Published as SPE 51177 in September 1998 SPE Drilling & Completion.

Abstract

An innovative completion design that allows multiple acid fracs to be performed in horizontal subsea chalk-formation wells with a single trip into the wellbore has recently been codeveloped by a major North Sea operator and anoilfield engineering/manufacturing/service company. The project was initiated to develop a system that would allow multiple acid stimulations to be efficiently performed in the shortest possible time in the North Sea JoanneField. The system ultimately developed allows acid stimulation of up to 10different zones in a single trip with no through-tubing intervention. The first well in which this new technique was used had 7 zones, and 3 additional wells with 10 zones each were later completed. The development of this system and case histories of the first four subsea wells requiring stimulation will be presented in the paper.

The key element of the system is a multi-stage acid frac tool (MSAF) that is similar to a sliding sleeve circulating device and is run in the closed position. Up to 9 MSAF tools can be run in the completion with isolation of each zone being achieved by hydraulic-set retrievable packers that are positioned on each side of an MSAF tool. Each sleeve contains a threaded ball seat with the smallest ball seat in the lowest sleeve and the largest ball seat in the highest sleeve. With this system, stimulation of 10 separate zones is accomplished in 12-18 hours by a unique procedure that lubricates varying sized low-specific gravity balls into the tubing and then pumps them to a mating seat in the appropriate MSAF, thus sealing off the stimulated zone and allowing stimulation of the next zone which is made accessible by opening the sleeve.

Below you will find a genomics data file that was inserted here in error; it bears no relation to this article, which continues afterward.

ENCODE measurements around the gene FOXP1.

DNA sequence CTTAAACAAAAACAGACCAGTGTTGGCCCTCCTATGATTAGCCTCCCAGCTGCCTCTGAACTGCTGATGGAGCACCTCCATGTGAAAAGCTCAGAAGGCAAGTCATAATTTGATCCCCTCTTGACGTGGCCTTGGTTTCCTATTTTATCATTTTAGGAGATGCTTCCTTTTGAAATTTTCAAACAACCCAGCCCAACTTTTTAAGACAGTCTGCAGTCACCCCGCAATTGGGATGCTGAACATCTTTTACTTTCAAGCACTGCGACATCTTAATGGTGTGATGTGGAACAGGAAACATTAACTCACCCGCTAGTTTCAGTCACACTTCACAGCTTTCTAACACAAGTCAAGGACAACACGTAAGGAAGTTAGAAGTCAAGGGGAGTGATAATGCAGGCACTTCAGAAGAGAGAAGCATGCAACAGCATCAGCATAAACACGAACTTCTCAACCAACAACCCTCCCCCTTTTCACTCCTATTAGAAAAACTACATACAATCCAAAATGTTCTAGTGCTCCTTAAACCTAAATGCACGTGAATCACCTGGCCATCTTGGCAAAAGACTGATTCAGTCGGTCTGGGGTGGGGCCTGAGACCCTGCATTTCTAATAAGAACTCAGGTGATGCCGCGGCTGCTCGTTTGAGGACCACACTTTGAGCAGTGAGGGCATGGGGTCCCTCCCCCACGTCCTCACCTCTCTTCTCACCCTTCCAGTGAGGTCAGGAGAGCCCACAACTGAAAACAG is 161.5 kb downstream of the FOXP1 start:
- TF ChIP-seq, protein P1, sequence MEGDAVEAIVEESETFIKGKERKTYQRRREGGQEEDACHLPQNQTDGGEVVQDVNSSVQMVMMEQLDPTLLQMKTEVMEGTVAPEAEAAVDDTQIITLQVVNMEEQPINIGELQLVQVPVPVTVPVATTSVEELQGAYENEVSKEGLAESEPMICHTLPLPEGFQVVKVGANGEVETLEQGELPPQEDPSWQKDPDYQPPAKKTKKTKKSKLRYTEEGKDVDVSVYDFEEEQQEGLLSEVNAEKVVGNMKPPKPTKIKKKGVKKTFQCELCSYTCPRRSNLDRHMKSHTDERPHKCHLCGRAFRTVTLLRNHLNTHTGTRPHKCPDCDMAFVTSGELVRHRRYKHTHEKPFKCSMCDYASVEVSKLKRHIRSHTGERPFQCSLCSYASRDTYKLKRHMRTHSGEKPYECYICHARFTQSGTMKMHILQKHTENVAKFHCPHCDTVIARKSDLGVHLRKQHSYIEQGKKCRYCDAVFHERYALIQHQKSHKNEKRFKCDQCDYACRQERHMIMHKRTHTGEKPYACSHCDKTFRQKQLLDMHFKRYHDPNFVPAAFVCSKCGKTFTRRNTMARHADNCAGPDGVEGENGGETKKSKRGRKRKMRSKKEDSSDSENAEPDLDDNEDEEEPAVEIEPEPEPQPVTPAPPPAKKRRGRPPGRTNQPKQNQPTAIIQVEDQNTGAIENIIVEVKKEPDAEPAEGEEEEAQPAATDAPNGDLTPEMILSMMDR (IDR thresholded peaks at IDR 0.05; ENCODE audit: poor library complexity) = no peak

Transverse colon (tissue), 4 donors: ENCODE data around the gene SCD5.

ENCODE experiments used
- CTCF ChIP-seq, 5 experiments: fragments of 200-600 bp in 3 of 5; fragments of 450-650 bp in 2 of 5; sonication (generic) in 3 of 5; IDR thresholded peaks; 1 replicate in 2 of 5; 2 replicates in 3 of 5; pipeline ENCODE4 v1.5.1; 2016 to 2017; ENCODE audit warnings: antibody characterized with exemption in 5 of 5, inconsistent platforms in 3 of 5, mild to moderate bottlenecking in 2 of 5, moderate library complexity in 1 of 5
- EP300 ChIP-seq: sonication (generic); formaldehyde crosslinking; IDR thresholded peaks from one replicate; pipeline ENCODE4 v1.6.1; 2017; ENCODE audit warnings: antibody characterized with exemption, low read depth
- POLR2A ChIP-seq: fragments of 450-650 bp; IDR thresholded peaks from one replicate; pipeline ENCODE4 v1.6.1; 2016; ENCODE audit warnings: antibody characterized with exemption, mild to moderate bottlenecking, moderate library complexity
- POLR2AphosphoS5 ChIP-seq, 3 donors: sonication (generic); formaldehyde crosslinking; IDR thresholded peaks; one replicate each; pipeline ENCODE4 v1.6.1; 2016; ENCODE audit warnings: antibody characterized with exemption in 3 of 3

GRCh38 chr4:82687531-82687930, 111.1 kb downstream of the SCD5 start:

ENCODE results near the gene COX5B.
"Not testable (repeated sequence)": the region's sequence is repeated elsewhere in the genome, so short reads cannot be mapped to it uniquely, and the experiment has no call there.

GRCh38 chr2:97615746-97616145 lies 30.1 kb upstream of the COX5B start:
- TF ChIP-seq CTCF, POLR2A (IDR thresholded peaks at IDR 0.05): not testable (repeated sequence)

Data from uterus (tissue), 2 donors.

This technique provided a substantial reduction in the operational time normally required to stimulate multiple zones and allowed the stimulations to be precisely targeted within the reservoir. The case history data will provide comparisons in operational times between traditional stimulations and this new method as well as the significant enhancements to cost efficiency that resulted from its use. Additionally, this completion method allowed the stimulations to be designed and matched to the requirements of each reservoir zone, which provided the most cost efficient treatments possible.

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